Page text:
Monday evening Rev. Joe Andrews looked Columbus Mayor Jim Wetherington in the eye.
Andrews, the president of the Interdenominational Ministerial Alliance that represents more than 60 churches, had serious concerns about the mayor's proposed 1-percent sales tax. And he had expressed those concers about the inclusion of crime prevention programs in the tax revenue with Wetherington. Andrews and the black ministers in his alliance were threatening to come out against the tax, which will be in the July 15 ballot.
A hastily called meeting that included Wetherington, Andrews, Rev. Willie Hill, Rev. Wayne Baker, Rev. Rudy Allen Sr., state Rep. Calvin Smyre and political adviser to Yes for Public Safety Frank Myers was held at Metropolitian Baptist Church on Fifth Avenue.
There Wetherington gained the support of the ministers by giving them his word he would put meaning crime prevention programs in place if the sales tax passes.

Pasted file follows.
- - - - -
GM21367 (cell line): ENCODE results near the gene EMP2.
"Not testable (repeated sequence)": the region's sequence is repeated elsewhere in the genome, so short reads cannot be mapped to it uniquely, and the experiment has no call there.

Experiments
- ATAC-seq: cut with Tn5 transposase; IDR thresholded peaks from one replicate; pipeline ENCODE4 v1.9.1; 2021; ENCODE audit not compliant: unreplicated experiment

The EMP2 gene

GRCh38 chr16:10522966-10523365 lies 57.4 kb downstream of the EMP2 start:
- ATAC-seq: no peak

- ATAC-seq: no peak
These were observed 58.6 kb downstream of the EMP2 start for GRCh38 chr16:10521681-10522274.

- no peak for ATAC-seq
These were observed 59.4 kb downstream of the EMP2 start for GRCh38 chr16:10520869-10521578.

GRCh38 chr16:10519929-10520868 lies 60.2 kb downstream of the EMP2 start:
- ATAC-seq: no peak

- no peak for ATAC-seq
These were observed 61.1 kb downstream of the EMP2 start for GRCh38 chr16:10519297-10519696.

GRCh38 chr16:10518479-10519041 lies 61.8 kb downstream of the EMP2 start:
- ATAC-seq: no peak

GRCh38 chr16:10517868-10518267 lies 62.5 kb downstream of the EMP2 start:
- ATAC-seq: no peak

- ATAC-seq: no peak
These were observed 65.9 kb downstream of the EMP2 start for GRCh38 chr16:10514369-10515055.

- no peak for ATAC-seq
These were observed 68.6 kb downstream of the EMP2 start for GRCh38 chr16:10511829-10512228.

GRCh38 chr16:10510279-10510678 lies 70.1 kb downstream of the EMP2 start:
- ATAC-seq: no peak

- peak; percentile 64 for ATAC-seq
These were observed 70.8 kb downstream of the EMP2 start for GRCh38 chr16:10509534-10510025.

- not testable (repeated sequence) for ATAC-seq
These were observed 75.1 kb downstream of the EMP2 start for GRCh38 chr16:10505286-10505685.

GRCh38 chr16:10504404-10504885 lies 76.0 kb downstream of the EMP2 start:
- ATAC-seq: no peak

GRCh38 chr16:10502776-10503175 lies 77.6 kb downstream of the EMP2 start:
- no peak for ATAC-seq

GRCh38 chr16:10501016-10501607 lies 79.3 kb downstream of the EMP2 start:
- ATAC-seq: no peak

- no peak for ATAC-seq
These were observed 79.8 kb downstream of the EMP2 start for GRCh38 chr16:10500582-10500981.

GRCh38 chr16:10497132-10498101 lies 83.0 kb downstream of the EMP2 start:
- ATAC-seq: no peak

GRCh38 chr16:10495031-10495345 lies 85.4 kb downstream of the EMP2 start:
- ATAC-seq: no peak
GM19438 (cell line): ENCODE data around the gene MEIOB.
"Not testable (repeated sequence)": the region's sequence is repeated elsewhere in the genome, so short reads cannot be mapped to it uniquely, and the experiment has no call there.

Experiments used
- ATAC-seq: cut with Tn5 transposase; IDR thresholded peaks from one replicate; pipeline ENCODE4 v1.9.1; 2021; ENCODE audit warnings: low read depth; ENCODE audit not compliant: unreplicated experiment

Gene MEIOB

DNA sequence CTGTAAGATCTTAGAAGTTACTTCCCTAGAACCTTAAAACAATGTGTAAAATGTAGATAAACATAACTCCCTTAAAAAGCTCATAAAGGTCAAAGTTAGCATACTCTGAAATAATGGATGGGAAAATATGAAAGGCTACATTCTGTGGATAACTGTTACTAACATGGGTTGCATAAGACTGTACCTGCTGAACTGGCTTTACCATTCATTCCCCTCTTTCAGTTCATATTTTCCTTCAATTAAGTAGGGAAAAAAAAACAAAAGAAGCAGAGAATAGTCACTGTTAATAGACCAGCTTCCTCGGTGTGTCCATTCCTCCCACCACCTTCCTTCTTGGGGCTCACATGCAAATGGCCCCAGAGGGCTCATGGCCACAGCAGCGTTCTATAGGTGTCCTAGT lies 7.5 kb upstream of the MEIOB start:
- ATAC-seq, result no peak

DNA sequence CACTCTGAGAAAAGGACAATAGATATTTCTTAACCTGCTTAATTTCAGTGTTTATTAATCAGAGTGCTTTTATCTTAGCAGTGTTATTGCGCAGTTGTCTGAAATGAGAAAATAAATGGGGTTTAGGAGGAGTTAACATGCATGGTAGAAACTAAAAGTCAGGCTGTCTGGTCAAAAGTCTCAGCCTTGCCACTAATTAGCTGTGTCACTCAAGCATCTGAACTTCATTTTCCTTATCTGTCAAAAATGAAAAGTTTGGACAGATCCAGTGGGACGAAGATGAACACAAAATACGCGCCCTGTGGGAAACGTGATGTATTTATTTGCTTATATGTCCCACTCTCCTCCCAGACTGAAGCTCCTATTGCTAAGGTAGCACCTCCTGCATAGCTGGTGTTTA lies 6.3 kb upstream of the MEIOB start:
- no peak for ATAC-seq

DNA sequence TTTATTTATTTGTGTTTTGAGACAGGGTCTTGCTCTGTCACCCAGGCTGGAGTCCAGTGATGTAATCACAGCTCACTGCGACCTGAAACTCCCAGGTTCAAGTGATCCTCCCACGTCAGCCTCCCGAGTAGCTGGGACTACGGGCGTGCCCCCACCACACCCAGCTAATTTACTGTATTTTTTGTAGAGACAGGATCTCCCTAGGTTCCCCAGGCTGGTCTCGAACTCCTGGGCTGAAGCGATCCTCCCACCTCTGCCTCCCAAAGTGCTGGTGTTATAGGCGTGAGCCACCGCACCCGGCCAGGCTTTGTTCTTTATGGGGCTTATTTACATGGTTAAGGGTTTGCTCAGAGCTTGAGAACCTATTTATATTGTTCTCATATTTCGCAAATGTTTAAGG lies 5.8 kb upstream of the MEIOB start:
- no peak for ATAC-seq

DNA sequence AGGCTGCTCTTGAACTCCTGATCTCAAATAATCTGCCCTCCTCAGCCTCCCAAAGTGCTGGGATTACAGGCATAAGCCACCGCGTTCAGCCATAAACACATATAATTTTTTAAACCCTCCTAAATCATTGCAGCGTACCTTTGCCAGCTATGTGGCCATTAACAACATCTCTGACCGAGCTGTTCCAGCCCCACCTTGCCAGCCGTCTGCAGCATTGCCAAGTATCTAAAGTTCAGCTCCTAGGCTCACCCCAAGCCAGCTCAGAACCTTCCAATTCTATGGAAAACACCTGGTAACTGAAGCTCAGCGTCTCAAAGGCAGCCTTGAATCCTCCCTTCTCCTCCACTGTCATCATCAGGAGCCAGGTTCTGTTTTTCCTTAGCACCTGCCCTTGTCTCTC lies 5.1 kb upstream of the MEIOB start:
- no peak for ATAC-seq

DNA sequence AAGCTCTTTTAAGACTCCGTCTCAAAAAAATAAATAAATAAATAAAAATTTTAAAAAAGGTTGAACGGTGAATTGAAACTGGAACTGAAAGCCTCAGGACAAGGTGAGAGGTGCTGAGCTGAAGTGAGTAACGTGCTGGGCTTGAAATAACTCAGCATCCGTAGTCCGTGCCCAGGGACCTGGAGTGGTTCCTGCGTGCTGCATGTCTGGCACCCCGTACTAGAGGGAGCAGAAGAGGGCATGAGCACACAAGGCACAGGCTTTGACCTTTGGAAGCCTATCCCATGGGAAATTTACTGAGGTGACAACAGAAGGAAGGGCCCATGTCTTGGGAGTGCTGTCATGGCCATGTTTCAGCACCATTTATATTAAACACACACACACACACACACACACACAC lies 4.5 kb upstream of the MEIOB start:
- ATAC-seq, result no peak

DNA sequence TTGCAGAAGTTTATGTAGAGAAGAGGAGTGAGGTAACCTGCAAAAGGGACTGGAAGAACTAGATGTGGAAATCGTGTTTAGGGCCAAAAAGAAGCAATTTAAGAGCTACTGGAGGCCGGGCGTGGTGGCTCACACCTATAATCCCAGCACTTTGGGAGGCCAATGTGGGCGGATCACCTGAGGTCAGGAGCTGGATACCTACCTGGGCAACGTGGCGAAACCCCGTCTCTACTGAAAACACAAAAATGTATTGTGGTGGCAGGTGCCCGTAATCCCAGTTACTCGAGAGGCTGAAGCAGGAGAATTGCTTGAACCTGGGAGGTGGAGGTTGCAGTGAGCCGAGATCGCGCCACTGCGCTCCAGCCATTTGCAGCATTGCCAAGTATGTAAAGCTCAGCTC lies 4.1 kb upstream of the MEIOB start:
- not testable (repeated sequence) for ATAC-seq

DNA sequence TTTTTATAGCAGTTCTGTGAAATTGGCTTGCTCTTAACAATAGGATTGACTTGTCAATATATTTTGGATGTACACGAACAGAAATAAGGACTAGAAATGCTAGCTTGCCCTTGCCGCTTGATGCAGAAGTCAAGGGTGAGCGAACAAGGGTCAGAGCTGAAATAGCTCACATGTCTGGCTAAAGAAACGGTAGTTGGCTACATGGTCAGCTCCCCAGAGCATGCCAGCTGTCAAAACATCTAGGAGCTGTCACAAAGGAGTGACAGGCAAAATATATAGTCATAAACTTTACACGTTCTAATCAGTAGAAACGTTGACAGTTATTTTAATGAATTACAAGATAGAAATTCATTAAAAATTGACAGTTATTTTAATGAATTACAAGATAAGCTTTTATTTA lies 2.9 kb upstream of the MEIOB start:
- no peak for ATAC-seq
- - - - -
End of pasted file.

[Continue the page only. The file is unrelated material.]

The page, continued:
Part of the reason Wetherington convinced the ministers not to campaign against the tax was what Andrews saw in the mayor's eyes as the sat in that conference room for more than two-and-a-half hours.
"I saw the trust," Andrews said.
And that trust was critical. Though the alliance had been asking for 10 percent of the sales tax revenue to go toward prevention programs, there was no dollar amount promised, Wetherington and Andrews said.
"Now, we have to trust people," Andrews said.
In a lenghty council meeting Tuesday morning, Andrews went public with the alliance's support of the sales tax, which is expected to generate $36 million a year that will used to add 100 additional police officers and add on to the Muscogee County jail.
"It has taken 10 years to get this tax to the table," Andrews told council. "For that reason we will not oppose it."